FILE - In this Feb. 7, 2012, file photo, Ohio Gov. John Kasich delivers his State of the State address at Wells Academy/Steubenville High School in Steubenville, Ohio. The nation's unemployment rate of 8.2 percent may sink President Barack Obama's re-election bid, but one detail brightens his hopes. About 10 battleground states will decide the election, and seven of them have employment levels that beat the U.S. average. In Ohio, the quintessential toss-up state and practically a must-win for Mitt Romney, Republican Gov. Kasich tries to finesse the political dilemma by saying jobs have increased despite Obama's policies.National Journal

Surrogates for both presidential campaigns were eager to celebrate the rescue of the auto industry on Sunday, but disagreed over who should get the credit and on the extent of the job growth it created.

Ohio Republican Gov. John Kasich said the auto rescue only created a net 400 new jobs for the state and does not account for the economic growth Ohio has seen in recent years.

"I'm glad the auto industry is strong. I don't know anybody who didn't think it needed to be saved," Kasich said on NBC's Meet the Press. "I will tell you, there's no way I would support anybody that didn't support the auto industry."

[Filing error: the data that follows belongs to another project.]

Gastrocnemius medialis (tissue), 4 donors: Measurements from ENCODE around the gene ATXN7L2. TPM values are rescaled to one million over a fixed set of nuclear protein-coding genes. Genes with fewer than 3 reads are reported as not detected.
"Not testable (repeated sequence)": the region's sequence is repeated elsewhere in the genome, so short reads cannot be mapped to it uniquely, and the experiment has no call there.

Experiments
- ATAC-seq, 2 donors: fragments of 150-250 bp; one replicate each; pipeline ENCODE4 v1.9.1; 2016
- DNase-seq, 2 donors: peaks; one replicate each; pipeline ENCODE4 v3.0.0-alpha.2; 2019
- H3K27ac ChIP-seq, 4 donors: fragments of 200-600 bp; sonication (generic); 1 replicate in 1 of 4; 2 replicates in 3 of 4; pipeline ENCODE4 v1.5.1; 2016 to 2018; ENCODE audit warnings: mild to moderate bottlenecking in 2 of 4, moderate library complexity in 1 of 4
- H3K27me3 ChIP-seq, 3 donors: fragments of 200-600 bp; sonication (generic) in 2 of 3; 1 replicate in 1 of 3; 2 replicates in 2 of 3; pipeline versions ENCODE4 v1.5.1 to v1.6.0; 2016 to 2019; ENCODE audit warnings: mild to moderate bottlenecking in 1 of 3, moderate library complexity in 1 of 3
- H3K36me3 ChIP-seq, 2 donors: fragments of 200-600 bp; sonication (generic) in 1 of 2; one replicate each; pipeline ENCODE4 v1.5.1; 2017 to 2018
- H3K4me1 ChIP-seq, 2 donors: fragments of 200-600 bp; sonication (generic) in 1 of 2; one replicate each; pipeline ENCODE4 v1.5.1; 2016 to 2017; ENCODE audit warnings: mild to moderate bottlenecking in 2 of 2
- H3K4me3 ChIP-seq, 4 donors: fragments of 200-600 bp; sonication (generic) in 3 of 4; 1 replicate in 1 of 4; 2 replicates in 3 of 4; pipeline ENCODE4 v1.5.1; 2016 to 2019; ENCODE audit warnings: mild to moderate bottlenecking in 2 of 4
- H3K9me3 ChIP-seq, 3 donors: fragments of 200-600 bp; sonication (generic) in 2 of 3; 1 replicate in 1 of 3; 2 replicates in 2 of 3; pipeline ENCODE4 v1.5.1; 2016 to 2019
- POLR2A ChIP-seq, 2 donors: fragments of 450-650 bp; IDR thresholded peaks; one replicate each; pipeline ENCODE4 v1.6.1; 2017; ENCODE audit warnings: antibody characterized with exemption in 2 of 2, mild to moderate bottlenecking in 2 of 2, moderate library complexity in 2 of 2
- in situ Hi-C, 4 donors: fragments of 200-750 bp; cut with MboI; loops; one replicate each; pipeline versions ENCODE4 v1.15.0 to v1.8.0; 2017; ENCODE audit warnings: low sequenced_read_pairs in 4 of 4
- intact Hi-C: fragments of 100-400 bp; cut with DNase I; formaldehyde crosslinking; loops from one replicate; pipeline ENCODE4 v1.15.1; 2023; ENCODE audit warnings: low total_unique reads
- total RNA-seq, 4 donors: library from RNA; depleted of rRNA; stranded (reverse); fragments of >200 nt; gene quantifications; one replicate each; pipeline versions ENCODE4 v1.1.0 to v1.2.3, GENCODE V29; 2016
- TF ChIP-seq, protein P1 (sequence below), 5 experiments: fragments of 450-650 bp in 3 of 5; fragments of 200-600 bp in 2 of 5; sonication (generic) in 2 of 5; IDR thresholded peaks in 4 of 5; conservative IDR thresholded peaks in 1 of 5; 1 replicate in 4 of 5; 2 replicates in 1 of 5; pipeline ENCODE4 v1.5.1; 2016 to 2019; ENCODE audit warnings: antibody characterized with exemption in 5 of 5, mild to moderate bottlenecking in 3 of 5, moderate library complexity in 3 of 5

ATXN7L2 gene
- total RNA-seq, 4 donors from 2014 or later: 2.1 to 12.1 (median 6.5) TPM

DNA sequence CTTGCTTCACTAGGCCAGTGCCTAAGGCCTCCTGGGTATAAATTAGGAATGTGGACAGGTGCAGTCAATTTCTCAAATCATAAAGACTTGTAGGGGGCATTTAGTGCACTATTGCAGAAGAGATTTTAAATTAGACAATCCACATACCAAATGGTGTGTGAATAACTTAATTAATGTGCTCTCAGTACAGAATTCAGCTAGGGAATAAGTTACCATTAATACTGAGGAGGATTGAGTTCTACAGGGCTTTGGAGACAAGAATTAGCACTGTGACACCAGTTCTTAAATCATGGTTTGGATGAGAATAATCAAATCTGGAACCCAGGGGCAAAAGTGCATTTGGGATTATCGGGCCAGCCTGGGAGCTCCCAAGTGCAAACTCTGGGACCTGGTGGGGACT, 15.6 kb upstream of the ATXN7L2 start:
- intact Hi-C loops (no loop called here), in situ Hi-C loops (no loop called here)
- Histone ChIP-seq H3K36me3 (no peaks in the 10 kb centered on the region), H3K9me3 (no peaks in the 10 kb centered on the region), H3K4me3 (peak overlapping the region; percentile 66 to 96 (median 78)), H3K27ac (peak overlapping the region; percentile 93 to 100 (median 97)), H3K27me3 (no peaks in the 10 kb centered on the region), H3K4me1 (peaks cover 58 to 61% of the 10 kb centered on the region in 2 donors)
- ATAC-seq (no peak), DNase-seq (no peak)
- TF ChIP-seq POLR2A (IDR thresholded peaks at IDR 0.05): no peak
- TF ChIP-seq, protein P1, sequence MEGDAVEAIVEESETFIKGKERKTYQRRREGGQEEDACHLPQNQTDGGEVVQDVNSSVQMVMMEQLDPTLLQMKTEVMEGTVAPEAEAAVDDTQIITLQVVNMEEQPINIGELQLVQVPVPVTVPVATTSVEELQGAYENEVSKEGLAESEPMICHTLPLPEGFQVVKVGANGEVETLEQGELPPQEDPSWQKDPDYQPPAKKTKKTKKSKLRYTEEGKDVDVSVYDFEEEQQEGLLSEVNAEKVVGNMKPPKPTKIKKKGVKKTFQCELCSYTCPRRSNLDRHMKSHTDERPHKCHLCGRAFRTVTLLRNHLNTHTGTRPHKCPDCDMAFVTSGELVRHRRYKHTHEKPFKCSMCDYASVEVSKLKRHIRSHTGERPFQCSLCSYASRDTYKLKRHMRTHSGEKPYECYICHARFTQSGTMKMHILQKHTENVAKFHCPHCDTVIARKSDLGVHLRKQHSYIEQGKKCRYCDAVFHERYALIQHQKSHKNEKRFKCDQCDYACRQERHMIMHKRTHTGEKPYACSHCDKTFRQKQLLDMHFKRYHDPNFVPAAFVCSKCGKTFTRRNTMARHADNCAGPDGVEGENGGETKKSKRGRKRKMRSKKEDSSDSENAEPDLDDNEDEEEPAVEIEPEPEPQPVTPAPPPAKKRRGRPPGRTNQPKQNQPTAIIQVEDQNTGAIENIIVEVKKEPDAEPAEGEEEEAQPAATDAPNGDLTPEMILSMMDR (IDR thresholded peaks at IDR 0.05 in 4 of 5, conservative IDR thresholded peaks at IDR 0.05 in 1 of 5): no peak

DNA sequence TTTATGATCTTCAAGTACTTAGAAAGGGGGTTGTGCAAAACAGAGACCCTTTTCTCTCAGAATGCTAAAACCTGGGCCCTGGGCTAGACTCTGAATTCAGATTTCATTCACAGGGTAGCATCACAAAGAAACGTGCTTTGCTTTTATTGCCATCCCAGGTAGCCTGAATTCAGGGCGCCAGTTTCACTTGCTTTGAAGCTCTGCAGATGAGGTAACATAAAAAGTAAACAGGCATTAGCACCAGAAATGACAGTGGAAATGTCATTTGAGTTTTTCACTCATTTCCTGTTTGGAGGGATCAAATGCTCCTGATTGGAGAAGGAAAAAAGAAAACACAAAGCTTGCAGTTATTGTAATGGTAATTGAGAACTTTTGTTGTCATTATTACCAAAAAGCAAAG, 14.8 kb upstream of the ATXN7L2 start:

Former Ohio Democratic Gov. Ted Strickland, on the other hand, gave President Obama most of the credit for the success of the auto rescue, saying it was a major factor in Ohio's comeback.

"The auto industry, which Ohioans value greatly and provides a lot of jobs for our people is doing really well, and thanks to the president," Strickland said on CNN's State of the Union. "I think they think our economy is coming back."

The Obama campaign has heavily criticized Mitt Romney for his original position on the auto rescue, often citing his now-infamous op-ed headlined "Let Detroit Go Bankrupt." But former Republican California Senate candidate Carly Fiorina said the criticism has been unfair.

"What he says is he believes the government should have provided financial guarantees," Fiorina said on NBC's Meet the Press. "The difference between Gov. Romney and President Obama is who gets to stand first in line to get paid off."

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